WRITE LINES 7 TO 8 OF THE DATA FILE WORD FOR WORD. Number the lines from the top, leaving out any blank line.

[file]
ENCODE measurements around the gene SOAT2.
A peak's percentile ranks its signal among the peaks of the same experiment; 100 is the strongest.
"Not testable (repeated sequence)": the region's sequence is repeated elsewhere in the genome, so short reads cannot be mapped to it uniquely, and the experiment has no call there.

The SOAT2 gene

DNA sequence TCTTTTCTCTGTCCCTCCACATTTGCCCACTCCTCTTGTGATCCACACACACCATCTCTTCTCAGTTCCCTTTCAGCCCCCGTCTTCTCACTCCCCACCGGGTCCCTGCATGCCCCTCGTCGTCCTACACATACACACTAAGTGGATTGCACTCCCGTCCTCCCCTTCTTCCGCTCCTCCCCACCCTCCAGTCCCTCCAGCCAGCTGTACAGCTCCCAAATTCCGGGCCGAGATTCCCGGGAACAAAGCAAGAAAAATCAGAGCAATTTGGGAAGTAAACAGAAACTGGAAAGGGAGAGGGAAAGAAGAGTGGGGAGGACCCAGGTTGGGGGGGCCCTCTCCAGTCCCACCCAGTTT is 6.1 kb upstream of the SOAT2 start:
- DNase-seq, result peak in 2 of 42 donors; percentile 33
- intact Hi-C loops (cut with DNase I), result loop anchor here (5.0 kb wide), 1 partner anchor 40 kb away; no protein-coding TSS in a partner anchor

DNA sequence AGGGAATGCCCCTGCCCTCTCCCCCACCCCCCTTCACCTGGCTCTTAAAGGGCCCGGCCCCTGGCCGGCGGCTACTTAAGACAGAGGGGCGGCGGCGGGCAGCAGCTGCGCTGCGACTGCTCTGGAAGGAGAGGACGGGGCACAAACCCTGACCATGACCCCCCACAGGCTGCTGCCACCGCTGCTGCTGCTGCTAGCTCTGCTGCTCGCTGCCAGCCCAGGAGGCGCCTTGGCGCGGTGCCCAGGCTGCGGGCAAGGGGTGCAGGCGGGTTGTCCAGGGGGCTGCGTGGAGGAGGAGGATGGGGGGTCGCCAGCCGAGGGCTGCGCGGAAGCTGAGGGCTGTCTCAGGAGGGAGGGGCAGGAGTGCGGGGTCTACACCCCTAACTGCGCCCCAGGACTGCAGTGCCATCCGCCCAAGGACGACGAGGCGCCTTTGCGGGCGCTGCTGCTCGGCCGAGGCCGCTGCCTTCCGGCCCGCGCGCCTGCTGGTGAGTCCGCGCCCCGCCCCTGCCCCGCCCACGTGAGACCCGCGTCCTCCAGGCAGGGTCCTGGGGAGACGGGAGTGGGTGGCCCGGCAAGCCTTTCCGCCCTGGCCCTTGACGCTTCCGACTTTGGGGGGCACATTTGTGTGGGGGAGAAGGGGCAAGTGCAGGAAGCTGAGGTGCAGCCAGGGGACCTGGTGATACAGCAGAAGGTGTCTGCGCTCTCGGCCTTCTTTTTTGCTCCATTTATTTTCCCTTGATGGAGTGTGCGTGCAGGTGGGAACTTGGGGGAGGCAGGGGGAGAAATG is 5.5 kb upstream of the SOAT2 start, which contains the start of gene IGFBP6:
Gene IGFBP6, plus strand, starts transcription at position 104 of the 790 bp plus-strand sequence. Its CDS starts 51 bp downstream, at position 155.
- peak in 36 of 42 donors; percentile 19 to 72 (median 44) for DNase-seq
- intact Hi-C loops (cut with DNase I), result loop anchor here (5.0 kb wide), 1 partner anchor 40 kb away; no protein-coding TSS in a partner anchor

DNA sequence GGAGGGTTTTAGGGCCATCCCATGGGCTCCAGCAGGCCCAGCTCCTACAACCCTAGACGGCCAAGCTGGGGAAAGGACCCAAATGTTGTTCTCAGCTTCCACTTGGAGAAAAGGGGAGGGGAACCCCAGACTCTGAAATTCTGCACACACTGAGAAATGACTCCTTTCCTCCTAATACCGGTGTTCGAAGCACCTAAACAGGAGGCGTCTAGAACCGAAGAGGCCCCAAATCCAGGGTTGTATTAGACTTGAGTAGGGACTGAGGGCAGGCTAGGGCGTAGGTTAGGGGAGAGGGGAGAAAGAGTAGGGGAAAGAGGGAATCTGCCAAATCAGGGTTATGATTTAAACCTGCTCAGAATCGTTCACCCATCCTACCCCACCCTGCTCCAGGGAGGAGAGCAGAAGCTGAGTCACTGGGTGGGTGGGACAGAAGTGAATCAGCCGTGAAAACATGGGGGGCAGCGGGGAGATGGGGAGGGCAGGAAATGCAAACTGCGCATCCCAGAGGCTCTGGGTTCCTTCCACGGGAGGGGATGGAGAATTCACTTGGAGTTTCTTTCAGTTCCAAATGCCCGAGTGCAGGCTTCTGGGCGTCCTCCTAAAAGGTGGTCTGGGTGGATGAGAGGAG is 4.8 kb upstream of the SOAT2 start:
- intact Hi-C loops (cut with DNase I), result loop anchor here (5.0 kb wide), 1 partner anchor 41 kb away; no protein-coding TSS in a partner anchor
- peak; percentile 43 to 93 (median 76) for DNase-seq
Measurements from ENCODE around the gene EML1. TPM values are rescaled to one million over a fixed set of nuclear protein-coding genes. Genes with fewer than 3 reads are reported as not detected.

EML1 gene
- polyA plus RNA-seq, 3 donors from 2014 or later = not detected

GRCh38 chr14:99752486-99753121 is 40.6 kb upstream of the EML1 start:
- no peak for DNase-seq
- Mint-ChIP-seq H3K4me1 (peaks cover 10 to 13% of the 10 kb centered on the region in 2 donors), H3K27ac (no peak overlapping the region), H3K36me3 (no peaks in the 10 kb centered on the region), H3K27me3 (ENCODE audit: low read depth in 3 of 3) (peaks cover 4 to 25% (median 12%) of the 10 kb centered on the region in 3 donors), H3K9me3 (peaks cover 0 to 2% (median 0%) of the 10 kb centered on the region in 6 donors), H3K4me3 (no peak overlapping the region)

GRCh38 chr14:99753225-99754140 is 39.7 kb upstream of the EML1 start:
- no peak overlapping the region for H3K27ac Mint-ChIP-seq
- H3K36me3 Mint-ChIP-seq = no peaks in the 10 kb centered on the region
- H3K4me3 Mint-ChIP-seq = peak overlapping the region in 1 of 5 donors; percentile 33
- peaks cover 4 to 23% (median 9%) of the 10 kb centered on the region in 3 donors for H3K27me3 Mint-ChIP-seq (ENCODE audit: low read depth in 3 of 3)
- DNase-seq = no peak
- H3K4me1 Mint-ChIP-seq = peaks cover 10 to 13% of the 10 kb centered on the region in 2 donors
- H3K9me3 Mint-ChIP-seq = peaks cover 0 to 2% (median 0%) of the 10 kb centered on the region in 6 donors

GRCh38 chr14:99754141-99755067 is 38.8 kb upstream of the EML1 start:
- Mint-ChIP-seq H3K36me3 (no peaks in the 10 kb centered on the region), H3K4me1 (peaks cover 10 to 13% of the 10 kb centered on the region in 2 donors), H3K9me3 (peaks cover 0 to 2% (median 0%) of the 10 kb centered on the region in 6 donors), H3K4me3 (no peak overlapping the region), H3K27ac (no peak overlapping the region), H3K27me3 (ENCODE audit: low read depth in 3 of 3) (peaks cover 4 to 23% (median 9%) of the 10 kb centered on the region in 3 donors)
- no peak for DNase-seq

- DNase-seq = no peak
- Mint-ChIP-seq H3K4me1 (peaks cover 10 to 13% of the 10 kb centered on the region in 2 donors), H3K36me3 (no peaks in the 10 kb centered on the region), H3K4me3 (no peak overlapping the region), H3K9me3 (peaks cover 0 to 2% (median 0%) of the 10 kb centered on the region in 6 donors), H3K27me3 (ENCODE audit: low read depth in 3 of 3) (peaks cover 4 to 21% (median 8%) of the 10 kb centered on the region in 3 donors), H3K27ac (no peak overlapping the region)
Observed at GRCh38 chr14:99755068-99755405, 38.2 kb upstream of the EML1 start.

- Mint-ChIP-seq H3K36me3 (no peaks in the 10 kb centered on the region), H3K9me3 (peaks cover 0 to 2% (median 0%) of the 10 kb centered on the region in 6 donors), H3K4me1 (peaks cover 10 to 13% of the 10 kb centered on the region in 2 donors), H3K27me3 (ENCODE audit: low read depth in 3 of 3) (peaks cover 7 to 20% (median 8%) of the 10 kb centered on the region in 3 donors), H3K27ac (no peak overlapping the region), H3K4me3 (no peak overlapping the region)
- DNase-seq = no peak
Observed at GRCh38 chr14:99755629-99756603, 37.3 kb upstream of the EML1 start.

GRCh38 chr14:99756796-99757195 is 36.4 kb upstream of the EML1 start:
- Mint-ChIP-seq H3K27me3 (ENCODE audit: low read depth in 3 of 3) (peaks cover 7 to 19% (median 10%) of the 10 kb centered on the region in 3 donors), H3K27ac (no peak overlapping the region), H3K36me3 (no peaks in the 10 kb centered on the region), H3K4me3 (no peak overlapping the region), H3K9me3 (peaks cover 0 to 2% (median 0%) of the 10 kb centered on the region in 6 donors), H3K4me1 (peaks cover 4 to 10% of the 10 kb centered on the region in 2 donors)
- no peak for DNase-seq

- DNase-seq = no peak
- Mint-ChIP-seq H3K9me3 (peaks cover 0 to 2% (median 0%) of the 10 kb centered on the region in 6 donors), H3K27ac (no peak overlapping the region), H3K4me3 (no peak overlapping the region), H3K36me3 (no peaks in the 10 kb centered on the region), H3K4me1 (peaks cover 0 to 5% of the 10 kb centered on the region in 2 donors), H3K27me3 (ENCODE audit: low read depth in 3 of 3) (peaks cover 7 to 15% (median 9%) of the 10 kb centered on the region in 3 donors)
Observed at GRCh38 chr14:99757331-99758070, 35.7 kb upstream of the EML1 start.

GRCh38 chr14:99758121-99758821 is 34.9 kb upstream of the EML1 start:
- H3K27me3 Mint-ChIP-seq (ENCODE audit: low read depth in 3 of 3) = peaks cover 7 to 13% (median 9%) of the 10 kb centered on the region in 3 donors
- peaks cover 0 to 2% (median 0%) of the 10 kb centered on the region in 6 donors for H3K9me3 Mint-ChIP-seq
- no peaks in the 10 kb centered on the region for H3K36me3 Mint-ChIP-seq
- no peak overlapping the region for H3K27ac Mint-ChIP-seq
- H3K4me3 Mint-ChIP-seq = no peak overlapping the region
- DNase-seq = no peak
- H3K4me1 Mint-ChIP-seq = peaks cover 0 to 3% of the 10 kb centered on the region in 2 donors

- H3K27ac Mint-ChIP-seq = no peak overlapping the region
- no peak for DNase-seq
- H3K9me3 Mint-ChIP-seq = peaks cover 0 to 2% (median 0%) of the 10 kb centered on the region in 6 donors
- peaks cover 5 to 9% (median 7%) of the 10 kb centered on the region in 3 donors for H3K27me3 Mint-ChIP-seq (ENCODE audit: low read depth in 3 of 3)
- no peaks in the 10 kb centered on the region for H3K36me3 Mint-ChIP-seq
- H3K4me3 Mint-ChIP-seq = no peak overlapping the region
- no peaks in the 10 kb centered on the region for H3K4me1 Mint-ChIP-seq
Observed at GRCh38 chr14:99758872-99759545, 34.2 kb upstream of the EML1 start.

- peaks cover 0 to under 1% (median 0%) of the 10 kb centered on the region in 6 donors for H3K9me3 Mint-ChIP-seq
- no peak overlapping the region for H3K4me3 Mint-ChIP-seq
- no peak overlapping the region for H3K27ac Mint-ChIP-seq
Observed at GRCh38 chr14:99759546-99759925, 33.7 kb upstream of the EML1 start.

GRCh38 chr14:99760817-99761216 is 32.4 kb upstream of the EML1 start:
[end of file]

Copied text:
- intact Hi-C loops (cut with DNase I), result loop anchor here (5.0 kb wide), 1 partner anchor 40 kb away; no protein-coding TSS in a partner anchor

DNA sequence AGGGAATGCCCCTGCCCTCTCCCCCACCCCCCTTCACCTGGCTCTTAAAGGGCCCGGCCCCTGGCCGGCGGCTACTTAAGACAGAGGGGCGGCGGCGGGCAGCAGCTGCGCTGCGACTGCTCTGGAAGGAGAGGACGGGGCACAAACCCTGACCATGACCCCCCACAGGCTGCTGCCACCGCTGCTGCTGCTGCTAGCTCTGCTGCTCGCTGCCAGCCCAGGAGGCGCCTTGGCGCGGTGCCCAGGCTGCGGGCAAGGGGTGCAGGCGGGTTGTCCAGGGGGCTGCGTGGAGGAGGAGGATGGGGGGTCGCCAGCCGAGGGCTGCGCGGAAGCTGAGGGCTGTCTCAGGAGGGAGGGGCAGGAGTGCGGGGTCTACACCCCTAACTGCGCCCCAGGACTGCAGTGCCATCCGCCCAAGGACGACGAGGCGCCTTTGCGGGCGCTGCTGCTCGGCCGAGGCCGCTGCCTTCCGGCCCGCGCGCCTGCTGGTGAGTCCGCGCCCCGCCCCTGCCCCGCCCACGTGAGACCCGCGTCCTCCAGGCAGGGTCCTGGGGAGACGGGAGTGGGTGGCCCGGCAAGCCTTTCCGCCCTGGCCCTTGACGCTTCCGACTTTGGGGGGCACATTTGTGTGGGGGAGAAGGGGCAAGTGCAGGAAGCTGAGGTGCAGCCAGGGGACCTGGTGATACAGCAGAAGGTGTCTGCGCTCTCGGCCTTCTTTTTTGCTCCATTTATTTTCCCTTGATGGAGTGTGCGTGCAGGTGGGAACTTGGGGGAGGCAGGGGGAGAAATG is 5.5 kb upstream of the SOAT2 start, which contains the start of gene IGFBP6: